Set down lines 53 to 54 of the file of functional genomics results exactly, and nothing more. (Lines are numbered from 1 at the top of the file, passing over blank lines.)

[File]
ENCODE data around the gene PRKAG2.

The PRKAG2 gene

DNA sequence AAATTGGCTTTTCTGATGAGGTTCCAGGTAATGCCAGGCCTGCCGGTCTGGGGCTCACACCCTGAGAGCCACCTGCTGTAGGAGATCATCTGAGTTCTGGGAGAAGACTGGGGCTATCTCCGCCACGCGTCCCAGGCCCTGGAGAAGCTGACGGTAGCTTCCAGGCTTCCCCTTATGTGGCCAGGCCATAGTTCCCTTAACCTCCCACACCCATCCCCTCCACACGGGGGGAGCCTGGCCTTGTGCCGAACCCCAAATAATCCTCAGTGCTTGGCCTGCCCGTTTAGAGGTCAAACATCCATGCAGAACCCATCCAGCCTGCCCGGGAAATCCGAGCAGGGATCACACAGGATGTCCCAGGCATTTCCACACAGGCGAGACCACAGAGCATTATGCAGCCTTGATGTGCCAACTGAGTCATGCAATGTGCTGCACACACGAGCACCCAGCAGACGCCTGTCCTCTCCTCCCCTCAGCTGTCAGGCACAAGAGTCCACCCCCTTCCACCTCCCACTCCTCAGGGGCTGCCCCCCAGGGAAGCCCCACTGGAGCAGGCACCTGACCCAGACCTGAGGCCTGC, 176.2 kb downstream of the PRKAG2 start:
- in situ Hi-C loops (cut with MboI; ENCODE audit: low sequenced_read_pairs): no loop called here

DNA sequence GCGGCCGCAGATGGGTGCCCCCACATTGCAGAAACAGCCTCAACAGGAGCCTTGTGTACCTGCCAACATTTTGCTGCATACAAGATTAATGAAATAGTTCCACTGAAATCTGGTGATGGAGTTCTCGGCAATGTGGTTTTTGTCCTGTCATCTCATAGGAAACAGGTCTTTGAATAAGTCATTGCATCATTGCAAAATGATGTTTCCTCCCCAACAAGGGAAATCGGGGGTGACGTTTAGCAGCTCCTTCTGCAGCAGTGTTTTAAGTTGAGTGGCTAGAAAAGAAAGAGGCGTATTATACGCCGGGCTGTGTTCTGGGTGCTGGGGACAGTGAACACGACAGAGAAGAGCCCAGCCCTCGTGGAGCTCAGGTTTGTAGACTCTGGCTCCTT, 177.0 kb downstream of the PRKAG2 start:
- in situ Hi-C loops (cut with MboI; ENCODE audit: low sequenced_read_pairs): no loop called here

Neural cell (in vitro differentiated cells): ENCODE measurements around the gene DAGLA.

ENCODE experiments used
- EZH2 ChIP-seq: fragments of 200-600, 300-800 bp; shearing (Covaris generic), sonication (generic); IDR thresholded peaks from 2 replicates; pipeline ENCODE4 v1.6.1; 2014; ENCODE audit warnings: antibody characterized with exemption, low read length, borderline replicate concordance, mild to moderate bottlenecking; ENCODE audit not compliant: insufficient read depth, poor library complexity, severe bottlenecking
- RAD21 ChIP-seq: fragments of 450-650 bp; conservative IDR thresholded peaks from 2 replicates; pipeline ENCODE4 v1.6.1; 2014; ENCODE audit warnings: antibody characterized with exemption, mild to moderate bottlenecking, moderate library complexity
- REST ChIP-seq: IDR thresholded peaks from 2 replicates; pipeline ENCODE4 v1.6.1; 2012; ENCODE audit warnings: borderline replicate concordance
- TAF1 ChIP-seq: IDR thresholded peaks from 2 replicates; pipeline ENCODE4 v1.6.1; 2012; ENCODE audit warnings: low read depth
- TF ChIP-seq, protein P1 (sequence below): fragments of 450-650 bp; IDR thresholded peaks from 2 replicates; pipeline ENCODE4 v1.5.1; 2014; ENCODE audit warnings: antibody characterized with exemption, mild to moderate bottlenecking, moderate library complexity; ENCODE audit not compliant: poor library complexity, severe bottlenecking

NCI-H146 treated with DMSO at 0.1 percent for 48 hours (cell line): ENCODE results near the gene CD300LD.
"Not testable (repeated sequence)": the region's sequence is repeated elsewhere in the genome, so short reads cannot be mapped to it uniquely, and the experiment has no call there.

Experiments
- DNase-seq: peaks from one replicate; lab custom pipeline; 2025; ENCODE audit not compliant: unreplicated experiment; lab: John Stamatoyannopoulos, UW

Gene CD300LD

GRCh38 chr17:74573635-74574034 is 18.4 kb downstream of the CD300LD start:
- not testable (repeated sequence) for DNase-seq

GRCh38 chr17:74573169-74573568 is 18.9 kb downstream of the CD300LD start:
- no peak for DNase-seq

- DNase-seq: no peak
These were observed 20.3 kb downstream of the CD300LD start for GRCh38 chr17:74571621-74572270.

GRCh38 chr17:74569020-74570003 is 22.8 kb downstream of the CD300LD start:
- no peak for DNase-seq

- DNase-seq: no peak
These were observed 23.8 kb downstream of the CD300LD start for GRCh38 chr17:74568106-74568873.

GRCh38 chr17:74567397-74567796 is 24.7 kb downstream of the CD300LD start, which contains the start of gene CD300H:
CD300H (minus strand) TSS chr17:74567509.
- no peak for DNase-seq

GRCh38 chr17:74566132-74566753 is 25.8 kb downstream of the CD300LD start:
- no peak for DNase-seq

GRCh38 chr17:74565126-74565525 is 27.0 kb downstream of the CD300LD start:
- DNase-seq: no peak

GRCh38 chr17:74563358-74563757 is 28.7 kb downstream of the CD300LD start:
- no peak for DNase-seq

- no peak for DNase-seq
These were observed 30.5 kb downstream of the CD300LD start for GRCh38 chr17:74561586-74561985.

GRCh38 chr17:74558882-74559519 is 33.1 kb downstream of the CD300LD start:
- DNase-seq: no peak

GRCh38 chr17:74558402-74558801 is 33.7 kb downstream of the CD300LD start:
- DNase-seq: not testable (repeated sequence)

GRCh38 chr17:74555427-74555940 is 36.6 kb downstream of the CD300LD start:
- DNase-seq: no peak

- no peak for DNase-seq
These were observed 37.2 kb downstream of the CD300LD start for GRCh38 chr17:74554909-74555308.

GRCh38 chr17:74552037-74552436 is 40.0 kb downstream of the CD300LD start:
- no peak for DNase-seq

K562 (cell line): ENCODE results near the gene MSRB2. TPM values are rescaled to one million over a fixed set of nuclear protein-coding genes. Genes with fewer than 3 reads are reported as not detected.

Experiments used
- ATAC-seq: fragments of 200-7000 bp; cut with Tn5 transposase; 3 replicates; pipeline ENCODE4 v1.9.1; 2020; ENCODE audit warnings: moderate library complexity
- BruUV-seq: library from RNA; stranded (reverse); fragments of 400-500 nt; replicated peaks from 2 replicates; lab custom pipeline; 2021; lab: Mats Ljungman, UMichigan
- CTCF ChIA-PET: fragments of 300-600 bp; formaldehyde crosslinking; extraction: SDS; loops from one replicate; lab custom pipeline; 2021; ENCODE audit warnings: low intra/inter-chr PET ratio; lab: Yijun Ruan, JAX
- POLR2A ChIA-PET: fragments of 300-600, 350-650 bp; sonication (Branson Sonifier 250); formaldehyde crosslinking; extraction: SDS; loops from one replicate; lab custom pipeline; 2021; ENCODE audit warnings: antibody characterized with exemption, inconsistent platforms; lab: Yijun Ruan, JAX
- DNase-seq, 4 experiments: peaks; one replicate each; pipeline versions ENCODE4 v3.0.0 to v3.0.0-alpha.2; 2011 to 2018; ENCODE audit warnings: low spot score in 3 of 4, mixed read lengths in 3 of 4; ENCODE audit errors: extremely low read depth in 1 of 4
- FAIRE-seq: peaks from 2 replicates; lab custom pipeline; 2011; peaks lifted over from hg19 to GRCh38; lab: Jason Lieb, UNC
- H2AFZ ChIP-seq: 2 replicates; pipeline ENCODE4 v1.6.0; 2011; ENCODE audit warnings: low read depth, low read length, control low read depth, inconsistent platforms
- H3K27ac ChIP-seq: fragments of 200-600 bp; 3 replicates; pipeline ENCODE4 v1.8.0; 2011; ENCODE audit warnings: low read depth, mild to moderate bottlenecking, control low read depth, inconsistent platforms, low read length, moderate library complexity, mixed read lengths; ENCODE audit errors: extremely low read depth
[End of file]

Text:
- BruUV-seq: library from RNA; stranded (reverse); fragments of 400-500 nt; replicated peaks from 2 replicates; lab custom pipeline; 2021; lab: Mats Ljungman, UMichigan
- CTCF ChIA-PET: fragments of 300-600 bp; formaldehyde crosslinking; extraction: SDS; loops from one replicate; lab custom pipeline; 2021; ENCODE audit warnings: low intra/inter-chr PET ratio; lab: Yijun Ruan, JAX